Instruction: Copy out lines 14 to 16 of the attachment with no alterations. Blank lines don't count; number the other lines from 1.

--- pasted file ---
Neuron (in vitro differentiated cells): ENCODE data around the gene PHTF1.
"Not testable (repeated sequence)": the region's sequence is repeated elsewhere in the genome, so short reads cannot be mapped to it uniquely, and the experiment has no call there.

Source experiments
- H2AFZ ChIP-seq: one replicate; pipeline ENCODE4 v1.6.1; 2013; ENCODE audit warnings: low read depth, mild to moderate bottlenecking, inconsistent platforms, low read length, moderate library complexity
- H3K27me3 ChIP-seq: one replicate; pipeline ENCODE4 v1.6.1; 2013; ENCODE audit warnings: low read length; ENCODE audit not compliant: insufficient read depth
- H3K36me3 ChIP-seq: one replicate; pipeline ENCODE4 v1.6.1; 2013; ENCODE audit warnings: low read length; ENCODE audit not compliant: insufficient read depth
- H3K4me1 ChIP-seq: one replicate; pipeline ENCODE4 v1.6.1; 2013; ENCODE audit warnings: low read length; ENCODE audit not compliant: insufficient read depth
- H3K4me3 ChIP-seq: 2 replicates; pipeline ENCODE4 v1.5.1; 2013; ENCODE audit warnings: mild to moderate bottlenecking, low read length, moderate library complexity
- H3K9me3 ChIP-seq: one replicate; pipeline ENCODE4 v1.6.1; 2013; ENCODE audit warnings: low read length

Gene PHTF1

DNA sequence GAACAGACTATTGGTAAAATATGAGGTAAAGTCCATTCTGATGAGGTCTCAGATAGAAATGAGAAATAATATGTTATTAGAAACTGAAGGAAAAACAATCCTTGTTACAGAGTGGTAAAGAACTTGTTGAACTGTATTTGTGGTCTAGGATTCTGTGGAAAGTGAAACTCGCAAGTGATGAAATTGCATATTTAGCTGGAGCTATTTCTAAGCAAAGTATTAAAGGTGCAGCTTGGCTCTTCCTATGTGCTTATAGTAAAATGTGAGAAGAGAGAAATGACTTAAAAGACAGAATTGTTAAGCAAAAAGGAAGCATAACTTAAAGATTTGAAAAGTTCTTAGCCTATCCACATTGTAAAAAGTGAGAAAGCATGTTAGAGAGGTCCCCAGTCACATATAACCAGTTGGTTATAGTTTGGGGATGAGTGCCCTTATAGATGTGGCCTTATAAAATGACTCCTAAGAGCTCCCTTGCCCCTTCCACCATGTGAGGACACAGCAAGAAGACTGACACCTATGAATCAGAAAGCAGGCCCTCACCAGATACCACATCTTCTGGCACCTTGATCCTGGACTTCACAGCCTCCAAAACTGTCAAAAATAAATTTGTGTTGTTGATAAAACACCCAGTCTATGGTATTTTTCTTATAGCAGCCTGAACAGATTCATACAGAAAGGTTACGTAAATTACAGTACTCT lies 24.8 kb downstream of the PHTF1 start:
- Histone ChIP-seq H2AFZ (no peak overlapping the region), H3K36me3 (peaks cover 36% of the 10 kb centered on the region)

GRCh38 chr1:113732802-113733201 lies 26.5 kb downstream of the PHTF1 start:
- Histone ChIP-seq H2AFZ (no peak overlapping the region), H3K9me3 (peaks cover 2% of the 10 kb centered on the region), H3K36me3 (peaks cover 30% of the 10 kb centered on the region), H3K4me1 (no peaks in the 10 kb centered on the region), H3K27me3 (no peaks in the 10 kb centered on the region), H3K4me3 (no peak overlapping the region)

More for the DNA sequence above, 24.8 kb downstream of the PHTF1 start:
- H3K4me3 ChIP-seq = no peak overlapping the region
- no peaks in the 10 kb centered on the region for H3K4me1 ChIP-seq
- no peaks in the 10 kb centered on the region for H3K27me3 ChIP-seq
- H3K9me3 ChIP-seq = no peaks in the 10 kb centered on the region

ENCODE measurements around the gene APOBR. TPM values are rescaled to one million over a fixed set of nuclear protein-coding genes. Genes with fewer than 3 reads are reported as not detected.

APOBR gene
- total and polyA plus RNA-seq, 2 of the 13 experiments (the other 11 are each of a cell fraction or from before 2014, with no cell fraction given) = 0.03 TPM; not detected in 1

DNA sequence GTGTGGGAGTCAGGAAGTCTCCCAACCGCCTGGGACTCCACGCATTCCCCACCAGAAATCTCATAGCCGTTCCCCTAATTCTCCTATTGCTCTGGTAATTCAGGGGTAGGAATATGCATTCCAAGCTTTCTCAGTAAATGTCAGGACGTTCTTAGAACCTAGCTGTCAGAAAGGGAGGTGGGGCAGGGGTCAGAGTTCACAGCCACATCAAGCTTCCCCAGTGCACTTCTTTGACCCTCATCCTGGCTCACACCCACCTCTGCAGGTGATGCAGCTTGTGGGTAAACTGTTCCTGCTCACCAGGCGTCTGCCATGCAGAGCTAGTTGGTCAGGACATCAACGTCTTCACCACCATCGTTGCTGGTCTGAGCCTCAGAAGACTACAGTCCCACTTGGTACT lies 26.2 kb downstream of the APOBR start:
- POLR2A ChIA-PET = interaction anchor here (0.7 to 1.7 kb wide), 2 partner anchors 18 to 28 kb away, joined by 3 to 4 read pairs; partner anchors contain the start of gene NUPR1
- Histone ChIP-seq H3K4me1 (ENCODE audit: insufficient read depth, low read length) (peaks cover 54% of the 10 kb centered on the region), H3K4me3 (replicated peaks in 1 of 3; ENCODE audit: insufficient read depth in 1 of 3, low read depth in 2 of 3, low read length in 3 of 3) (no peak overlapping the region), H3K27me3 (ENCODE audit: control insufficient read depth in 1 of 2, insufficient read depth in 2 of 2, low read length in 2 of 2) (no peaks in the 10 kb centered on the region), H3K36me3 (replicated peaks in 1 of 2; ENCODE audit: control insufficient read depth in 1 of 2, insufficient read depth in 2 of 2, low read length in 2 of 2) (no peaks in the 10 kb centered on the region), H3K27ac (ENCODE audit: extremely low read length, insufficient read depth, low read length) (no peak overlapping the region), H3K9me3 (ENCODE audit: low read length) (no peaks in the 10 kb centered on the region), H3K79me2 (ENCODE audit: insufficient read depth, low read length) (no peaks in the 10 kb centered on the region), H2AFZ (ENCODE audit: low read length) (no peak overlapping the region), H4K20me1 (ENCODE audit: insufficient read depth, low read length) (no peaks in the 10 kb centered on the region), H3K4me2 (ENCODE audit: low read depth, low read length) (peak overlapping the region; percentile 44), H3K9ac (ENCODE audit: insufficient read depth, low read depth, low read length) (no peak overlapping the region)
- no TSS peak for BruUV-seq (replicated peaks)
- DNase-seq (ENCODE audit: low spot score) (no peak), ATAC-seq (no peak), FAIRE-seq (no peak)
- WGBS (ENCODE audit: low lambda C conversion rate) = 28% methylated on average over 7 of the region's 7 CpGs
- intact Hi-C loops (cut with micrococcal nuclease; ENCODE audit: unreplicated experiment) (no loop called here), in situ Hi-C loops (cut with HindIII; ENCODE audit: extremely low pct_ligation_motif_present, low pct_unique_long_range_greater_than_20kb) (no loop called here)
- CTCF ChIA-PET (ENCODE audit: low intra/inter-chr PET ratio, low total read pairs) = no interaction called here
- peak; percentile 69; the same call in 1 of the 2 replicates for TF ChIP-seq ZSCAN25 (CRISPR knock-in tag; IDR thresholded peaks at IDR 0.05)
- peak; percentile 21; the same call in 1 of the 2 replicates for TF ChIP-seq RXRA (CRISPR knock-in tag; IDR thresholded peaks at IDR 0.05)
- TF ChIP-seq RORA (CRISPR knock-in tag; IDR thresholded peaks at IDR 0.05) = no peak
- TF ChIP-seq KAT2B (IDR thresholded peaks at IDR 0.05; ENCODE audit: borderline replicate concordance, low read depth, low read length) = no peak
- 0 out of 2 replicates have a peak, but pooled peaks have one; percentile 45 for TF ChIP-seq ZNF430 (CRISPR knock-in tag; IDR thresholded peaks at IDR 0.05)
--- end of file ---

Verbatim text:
- Histone ChIP-seq H2AFZ (no peak overlapping the region), H3K9me3 (peaks cover 2% of the 10 kb centered on the region), H3K36me3 (peaks cover 30% of the 10 kb centered on the region), H3K4me1 (no peaks in the 10 kb centered on the region), H3K27me3 (no peaks in the 10 kb centered on the region), H3K4me3 (no peak overlapping the region)

More for the DNA sequence above, 24.8 kb downstream of the PHTF1 start:
- H3K4me3 ChIP-seq = no peak overlapping the region